[ ] FROM THE EDITOR’S DESK
Every issue of In Tune published this school year has featured a soloist on its cover. Oh, they all play with other musicians, but each is the engine of their own music. This month, we’ve featured a singing ensemble, and it made us think about the act of making music in groups. It really is a unique thing. You may be familiar with the feeling, if you’re in your school’s band or chorus, when a group locks into the music and really sounds great, but our thought is about the kinds of groups created by students themselves. Whether a duo, trio or a 10-piece with a horn section, there’s something special about agreeing on the players, choosing the music, wrangling the gear and then nailing a performance, all on your own.
People in the media have begun inserting the question, “What’s the first thing you’re going to do when you don’t have to worry about COVID,” etc., into their interviews. Celebrity’s answers are usually about travel or their favorite restaurants; “hug my grandma,” aways gets a nice “awwww.” But, we’re thinking that, upon release from the clutches of quarantine, a perfect thing for kids who’ve been cooped up at home to do is to start a band. If you play an instrument or sing, it’ll make you better, but there are so many other psychic benefits.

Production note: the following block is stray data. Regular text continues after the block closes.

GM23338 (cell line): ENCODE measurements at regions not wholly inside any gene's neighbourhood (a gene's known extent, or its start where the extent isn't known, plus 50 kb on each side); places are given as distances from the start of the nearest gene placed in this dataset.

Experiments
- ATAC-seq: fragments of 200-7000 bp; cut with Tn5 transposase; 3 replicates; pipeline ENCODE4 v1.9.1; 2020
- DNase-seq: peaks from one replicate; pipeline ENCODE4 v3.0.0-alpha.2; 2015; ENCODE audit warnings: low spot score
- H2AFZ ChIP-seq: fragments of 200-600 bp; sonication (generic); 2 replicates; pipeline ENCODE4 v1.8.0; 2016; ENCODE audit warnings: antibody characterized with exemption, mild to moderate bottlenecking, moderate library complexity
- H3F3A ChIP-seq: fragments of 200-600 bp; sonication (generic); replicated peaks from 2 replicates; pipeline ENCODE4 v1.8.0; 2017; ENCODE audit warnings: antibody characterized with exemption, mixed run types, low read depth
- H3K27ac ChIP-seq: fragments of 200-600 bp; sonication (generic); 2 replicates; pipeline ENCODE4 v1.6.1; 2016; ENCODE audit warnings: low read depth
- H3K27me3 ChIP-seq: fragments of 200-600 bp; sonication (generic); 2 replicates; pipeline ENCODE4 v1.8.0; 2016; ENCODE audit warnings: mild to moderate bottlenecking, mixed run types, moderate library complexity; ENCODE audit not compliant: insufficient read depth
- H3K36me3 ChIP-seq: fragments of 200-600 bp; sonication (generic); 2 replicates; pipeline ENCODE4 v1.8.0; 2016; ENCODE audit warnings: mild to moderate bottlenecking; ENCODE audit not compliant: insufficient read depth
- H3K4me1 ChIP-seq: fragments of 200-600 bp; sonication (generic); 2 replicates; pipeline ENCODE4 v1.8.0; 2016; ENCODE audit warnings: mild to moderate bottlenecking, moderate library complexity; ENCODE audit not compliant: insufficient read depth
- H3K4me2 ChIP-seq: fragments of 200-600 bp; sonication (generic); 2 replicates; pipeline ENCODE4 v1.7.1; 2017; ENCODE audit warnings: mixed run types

If you’ve been an In Tune reader for any length of time, you might recall famous artists saying that they didn’t play their instruments particularly well when their band started, and that that was okay. Pick music you can master, whatever the skill level you’re at. Don’t have the gear? Borrow it.Work to afford it. Don’t let that stop you. Need a practice space? Find it. Use your school after hours.Try your church. Someone’s got to know someone with a space. Get creative.The joy…yes joy, is worth it.You get to hang out with friends, or with people who will likely become friends, and make your own decisions.
Post a “musicians wanted” message on a bulletin board (the kind that needs push pins), or an online message board or social media, or ask a music teacher to recommend potential bandmates. Reach out. Let people know the kind of music you like, and would like to make. If you do, someday you will look back on band practices, and gigs, as the times of your life.Truth. ●
Some subscriptions to In Tune are donated to NAfME: The National Association for Music Education for distribution to music educators.
4 In Tune Monthly Vol.18, No.7
THE YOUNG MUSICIAN’S TEXTBOOK
HOW TO PLAY MILEY CYRUS’ THE CLIMB
TECHNIQUES THE ART OF THE INTRO
SOCIAL MEDIA &
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